The Managing Director of Afrinvest Limited, a leading independent investment banking firm in West Africa, Ike Chioke while sharing his ordeals of his sojourn in the U.S advised graduates in the country to show integrity and be trustworthy in their endeavors especially as it concerns life after school.
Chioke who graduated with a First Class Degree in Civil Engineering from the Obafemi Awolowo University, Ile-Ife, said this while delivering his speech titled ‘Character, Values, and Leadership: Lessons from My Life Journey’ during the 9th Commencement Ceremony of the American University of Nigeria in Yola, Adamawa State on Saturday.
“Some of you already know what you intend to do, others are yet on a voyage of discovery. Even so, always remember that building a career in the arena of life is a marathon, not a sprint. As such there will be many ups as well as many downs. The important thing is to remain focused and committed and keep moving.
“You will leave here today, armed with your freshly printed first class or 2:1 or 2:2 or even third class certificates,” he said.
Mr. Chioke who told AUN graduates to see life like entering a stadium said, “The first time you enter, you will notice that you are seated on the popular side of the stadium directly under the midday sun.
“Those are the toughest seats and that is where life will test you. Your task is to continue to build on your character, focus on your goals and sustain your values as to earn the right to get a seat under the covered stand.
“With hard work and a bit of luck, you may one day find yourself able to buy a ticket in the air-conditioned VIP section of the stadium. Even so, that might not be enough. At some point you may ask yourself, how do I move from being a spectator to the owner of the stadium. It is at that point you know you are ready to make your own mark in the annals of time.”
Immaculata Onuigbo, a Petroleum Chemistry graduate was the best graduating student out of this set’s 150 graduating students. Her Cumulative Grade Point Average was 3.98 out of 4.00 thus becoming the first person to achieve this feat since the school was founded in 2003.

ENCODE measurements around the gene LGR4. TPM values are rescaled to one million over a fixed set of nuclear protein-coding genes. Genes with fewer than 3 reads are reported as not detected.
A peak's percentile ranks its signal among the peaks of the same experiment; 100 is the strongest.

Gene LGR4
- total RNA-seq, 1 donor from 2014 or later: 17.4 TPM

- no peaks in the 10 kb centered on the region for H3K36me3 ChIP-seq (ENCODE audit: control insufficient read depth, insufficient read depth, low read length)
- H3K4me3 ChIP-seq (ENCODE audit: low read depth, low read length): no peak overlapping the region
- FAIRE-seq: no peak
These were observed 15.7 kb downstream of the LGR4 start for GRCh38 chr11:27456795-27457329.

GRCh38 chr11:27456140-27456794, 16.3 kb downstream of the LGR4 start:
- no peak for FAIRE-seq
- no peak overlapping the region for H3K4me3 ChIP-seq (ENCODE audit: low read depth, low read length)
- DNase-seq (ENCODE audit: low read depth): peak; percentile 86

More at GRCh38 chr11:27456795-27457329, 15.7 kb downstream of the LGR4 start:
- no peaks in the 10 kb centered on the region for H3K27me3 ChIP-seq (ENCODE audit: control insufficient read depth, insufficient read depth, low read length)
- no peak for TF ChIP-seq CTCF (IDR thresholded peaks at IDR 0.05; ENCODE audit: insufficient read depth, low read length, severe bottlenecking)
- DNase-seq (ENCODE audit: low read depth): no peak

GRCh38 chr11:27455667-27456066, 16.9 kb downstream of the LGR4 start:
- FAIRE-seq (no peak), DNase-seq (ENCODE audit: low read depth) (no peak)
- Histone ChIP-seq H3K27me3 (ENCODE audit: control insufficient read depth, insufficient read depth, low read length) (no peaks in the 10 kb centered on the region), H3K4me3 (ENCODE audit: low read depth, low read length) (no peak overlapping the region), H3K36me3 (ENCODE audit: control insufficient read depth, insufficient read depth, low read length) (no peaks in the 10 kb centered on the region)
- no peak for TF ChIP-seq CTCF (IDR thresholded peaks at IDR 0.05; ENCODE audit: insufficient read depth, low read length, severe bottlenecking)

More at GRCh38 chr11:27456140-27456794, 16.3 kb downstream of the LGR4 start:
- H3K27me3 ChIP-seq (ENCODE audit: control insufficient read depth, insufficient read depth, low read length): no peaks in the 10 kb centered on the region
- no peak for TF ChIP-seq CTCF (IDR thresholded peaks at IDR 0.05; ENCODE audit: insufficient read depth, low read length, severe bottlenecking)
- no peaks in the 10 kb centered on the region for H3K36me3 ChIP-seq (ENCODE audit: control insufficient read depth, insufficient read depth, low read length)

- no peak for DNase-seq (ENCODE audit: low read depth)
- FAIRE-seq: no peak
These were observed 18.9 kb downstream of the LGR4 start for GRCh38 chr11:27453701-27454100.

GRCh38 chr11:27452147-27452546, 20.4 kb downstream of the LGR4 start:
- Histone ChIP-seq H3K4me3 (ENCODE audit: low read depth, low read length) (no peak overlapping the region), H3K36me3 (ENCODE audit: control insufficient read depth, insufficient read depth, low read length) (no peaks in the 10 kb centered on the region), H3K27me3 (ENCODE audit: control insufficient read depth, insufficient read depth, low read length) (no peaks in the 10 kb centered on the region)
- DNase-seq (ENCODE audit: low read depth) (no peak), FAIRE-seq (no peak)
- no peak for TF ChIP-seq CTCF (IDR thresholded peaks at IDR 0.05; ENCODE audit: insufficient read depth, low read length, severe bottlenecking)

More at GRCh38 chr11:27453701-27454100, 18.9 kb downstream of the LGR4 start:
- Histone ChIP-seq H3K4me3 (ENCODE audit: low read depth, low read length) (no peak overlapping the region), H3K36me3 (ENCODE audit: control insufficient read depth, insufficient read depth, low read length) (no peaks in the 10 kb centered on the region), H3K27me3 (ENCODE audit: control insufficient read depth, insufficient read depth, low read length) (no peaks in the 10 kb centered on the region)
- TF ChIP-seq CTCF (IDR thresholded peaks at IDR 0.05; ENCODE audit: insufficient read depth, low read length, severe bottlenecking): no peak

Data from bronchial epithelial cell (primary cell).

Mr. Chioke who got a Rhodes scholarship to study at Oxford University said he couldn’t get a job in blue-chip investment banking firm in London despite his outstanding credentials and become jobless and homeless in the United States after his relocation there in 1991.
“With nowhere else to go, I reached out to a fellow Rhodes Scholar, Kate Finkelstein, whose father gave me a loan to pay for three months of accommodations at the 92nd Street, a Jewish residential centre in Manhattan for young men,” he said.
“That singular act of generosity from a total stranger was a life saver. This was because while living for free in Hempstead, I could not get any casual jobs and I was two hours away by train from Manhattan where all the investment banks had their head offices. Hence, it was often difficult and expensive for me to make my way to and from their offices for interviews.
“However, from the YMHA, downtown Manhattan was only 10 minutes away by subway. In addition, given the density of commercial activity in New York City, I was immediately able to get a casual job which provided just enough income for me to survive.
“I started from washing dishes in the kitchen of an Italian restaurant. A month later I moved to the more prestigious job of selling kitchenware at Macy’s department store and finally to a desk job as an accounts clerk at Madison Square Garden.
“From the interactions with the new acquaintances I had met over the phone, I then got a deeper appreciation of how the labour laws work in the U.S. Essentially, a company cannot hire ‘an alien,’ a foreigner, unless they could demonstrate that there was no American that could do that job.”
Mr. Chioke is also a member of AUN board of Trustees.